Luther, October 21 – When Luther school students were quickly ushered into the middle school basement during a surprise tornado warning earlier this month, some stood in and around water on the floor until the all clear was announced. Just a few days later, the Luther School Board took its first public action on what a “Long Range Planning Committee” has been meeting about most of this year, a plan to get two saferooms for the school buildings, among other things.
The School Board met in a Special Meeting on October 16 to select a contractor, an architect, a financial manager and a date for the vote to raise property taxes to pay for the proposals through bond sales. The $24 million package involves building a new 1,200 seat high school gymnasium, an elementary media center/saferoom and secure office/entry, a middle school saferoom and covered connection between buildings, and technology that would provide access to a computer for every student. The actual construction cost of the projects is about $18 million, and the rest of the six million will go for financial consultant fees, bank charges, interest, and the like.
The election date is January 8, 2019, and is the first bond election for the school district since 2015, when a $35 million dollar proposal failed by a whopping 85 percent of the vote.
Click here for information about the bond on the school’s website, in compliance with the Bond Transparency Act of 2017.
The new gym would be built to the east of the current high school. The plans from Boynton Williams Architects from Norman feature a 33,000 square foot two-level facility with 1,192 seats, restrooms and locker rooms. The main level would feature a “walking track” for the community, Superintendent Barry Gunn said.
The elementary project includes a “new media center safe room and secure office and vestibule and canopy entry.” According to BWA’s specs, the media center would be 2,760 square foot and would hold 360 occupants. The renovation to cafeteria would be 5,764 square feet and office renovation of 1,994 square feet.
The middle school project includes a 9,141 square foot “saferoom cafeteria” with 365 seats.
The bond proposal also involves a $700,000 price tag to acquire “Chromebooks,” and related equipment for each student to have access to a tablet type computer for assessment and learning. The term “Chromebook,” refers to Google, in which students would use the tech giant’s operating system and products. The bond proposal would pay for a type of tablet or laptop for each student to run “cloud-based” applications for education and teacher assessment. If voters approve the projects in January, the bond sale for the technology would happen as soon as March, 2019, Gunn said.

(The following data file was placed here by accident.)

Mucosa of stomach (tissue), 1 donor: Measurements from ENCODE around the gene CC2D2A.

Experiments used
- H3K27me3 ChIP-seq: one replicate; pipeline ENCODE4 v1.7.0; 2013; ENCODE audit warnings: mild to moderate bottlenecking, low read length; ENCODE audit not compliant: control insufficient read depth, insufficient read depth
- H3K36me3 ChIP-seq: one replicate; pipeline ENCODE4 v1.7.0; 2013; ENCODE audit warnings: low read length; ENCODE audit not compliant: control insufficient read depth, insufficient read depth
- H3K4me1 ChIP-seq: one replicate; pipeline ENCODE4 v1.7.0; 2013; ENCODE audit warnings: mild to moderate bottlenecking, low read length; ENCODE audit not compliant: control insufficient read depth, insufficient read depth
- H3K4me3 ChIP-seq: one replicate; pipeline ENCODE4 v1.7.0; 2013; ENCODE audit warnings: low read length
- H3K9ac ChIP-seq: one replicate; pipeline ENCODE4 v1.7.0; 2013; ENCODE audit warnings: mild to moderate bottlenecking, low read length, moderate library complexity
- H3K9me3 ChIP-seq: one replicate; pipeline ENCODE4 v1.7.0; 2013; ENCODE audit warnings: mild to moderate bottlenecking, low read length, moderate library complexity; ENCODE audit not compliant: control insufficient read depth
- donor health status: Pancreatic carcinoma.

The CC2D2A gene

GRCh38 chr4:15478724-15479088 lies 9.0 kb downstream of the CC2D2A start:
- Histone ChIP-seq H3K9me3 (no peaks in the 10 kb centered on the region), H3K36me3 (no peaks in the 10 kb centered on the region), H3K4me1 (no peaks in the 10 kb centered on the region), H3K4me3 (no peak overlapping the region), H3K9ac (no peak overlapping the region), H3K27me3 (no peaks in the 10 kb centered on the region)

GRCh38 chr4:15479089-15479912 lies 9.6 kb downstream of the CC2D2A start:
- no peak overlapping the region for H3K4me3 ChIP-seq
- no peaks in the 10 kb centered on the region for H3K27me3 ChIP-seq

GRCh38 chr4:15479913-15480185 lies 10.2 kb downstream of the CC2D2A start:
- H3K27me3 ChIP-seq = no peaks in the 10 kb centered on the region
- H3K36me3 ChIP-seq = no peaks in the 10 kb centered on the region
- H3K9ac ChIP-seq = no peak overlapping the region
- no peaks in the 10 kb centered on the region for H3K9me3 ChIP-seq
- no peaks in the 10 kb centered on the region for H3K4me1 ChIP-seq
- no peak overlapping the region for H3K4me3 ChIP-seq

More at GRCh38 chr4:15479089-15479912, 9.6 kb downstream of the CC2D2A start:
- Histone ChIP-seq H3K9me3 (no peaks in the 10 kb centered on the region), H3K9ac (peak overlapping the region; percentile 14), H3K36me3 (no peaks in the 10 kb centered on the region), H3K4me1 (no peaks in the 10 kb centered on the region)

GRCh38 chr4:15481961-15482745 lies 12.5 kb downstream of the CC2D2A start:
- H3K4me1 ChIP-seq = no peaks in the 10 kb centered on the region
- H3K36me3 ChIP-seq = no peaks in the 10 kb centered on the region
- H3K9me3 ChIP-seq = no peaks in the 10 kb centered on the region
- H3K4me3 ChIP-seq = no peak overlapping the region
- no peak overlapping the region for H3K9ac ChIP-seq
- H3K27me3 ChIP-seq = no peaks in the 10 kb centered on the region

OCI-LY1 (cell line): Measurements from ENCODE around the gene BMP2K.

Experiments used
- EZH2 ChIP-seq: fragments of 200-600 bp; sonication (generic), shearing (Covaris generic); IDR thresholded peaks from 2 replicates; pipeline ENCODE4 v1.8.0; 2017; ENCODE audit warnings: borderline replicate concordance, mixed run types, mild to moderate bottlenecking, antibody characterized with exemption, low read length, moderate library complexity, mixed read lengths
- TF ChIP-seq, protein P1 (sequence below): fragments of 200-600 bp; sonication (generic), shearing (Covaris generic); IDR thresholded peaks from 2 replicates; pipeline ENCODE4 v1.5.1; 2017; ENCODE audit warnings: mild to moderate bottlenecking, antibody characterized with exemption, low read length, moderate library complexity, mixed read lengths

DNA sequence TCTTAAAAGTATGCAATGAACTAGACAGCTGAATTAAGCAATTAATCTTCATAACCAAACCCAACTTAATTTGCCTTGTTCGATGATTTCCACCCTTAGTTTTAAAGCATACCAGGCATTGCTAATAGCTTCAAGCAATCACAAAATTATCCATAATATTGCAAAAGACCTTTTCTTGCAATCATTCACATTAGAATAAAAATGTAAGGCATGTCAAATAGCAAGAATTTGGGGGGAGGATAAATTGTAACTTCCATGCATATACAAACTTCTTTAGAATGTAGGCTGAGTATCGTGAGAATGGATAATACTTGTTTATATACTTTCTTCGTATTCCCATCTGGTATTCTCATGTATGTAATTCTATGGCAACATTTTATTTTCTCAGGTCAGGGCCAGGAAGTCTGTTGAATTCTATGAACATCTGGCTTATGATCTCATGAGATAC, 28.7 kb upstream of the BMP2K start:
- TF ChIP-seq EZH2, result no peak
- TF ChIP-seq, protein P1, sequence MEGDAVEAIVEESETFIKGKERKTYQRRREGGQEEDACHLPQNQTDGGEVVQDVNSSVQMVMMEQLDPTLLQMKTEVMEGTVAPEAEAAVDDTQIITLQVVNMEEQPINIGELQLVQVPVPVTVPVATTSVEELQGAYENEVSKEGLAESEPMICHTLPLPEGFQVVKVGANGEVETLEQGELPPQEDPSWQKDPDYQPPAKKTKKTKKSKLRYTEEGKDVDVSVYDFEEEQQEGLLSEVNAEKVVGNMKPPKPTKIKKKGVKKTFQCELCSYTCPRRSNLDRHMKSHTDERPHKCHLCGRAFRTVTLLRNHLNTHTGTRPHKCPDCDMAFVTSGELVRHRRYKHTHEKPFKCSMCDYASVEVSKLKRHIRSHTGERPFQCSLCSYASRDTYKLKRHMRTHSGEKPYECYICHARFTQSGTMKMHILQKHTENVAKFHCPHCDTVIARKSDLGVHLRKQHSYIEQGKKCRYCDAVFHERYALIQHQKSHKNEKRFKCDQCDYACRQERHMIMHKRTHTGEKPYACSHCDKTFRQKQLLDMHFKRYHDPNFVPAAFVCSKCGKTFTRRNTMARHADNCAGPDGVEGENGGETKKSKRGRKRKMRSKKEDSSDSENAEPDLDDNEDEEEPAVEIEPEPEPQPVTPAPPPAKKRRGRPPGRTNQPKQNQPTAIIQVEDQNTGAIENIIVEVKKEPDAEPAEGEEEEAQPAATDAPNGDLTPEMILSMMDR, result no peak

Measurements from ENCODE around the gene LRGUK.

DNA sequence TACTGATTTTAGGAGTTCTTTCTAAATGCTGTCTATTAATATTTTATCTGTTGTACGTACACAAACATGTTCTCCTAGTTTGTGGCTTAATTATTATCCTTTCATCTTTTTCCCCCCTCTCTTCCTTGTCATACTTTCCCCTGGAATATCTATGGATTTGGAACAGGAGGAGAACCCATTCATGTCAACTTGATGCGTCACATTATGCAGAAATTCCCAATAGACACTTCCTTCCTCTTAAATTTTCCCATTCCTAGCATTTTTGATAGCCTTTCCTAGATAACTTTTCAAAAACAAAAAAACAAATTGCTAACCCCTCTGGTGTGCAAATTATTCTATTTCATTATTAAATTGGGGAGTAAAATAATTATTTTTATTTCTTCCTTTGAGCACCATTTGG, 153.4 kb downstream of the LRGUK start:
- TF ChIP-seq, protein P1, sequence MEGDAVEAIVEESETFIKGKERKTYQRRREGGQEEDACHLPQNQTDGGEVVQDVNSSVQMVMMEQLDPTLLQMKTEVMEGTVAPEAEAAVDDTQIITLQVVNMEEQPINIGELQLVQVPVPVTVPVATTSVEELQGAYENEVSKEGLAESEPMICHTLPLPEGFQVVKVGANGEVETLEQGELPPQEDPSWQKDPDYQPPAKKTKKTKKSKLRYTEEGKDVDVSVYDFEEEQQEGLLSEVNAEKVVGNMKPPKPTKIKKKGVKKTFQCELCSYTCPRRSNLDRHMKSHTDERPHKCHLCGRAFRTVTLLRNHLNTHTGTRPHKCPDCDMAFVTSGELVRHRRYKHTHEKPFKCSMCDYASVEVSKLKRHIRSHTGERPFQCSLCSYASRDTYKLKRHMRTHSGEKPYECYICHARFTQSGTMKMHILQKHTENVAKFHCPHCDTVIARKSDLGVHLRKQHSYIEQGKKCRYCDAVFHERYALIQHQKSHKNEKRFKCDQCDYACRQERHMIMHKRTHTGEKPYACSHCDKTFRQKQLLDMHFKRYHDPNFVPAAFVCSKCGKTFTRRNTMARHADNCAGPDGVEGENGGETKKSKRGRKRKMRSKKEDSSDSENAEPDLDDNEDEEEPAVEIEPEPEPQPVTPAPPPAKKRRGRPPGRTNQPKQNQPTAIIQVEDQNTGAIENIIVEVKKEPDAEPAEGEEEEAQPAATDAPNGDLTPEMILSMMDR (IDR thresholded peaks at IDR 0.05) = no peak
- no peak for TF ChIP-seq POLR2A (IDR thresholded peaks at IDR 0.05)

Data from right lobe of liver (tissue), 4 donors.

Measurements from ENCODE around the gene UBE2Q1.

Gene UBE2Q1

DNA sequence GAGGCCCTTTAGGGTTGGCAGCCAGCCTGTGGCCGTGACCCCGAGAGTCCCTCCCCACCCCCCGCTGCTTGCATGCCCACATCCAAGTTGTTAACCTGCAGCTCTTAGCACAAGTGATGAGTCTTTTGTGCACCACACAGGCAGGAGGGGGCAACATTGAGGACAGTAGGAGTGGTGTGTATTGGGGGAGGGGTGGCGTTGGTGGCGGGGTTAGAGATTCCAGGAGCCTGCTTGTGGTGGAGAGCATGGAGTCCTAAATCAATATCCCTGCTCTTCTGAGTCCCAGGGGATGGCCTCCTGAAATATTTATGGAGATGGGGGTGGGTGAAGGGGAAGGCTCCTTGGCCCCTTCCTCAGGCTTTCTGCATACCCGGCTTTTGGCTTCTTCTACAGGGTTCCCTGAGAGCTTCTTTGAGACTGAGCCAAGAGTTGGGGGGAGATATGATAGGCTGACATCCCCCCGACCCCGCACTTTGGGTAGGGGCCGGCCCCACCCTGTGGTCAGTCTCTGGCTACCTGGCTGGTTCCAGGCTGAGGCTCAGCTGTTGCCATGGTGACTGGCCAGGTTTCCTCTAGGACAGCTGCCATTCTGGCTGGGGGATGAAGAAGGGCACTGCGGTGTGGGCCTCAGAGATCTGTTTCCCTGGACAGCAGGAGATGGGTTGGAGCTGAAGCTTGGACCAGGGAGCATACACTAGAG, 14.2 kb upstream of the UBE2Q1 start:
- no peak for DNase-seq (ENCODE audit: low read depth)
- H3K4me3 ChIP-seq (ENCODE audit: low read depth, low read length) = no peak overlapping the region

As for the tax increases, Gunn said the LRPC and the financial consultants, Stephen H McDonald & Associates, worked to keep the increased assessment under ten percent of assessed value with a “conservative” growth for our area, meaning they’ve kept the growth number low even though numbers and observation shows increased growth in the rural areas of the school district.
McDonald provided handouts that shows the “impact to the taxpayer”
In addition to the architect and the financial consultant, the Luther Board of Education also agreed to hire a general contractor, Atlas Construction from Oklahoma City.
Gunn said he shopped around for the architect, contractor and financial advisor, looking for rates and experience. All three companies have a long list of working on bond projects for schools and other public entities around the state.
After voters resoundingly rejected the October 2015 bond proposal, a subsequent citizens petition was circulated for an investigative audit into allegations that included “illegal” bond expenditures. The audit took almost two and half years to complete at a cost of more than $40,000 to the district.
Among the findings, the State Auditor found that some bond funds were spent inappropriately. There has been no punitive consequence for the audit findings, described as “minor” by some observers. In addition, the district has undergone a metamorphosis in leadership with a new superintendent, administrators and some new school board members after some resigned or were not re-elected.
Supt. Gunn indicated that safeguards are in place to steward the bond funds for these projects that are on the ballot in January, and noted that the overages cited in the audit were used for “educational” related purposed, not for any individual’s personal gain.
The District expended $79,137.53 from bond funds for work or materials not allowed as a bond expenditure. The District also did not bid three construction projects as required by law, and encumbrances for 27 of the 109 vendors reviewed were not reflected as approved in the Board minutes. The proceeds of the bond issues were comingled into one bank account, blank pre-signed payment-requisition forms were on file in the District’s administration office, and some records pertaining to the expenditure of bond proceeds were not maintained by the District.” from the Citizens Petition Investigative State Audit.
Gunn says Luther Public Schools remains at the bottom for property tax rates in Oklahoma County, and the passage of this proposal will keep it near the bottom.
“To me, it’s a no-brainer,” he said. “The safe rooms are really important to me, and if we could get those built before I retire, I could rest easy. Also, the gym will complete the campus, and our students deserve all of it.” A long-time Luther administrator, Gunn was hired as the new LPS Superintendent in 2017.
WATCH. The broadcast of the October16 Luther School Board Meeting.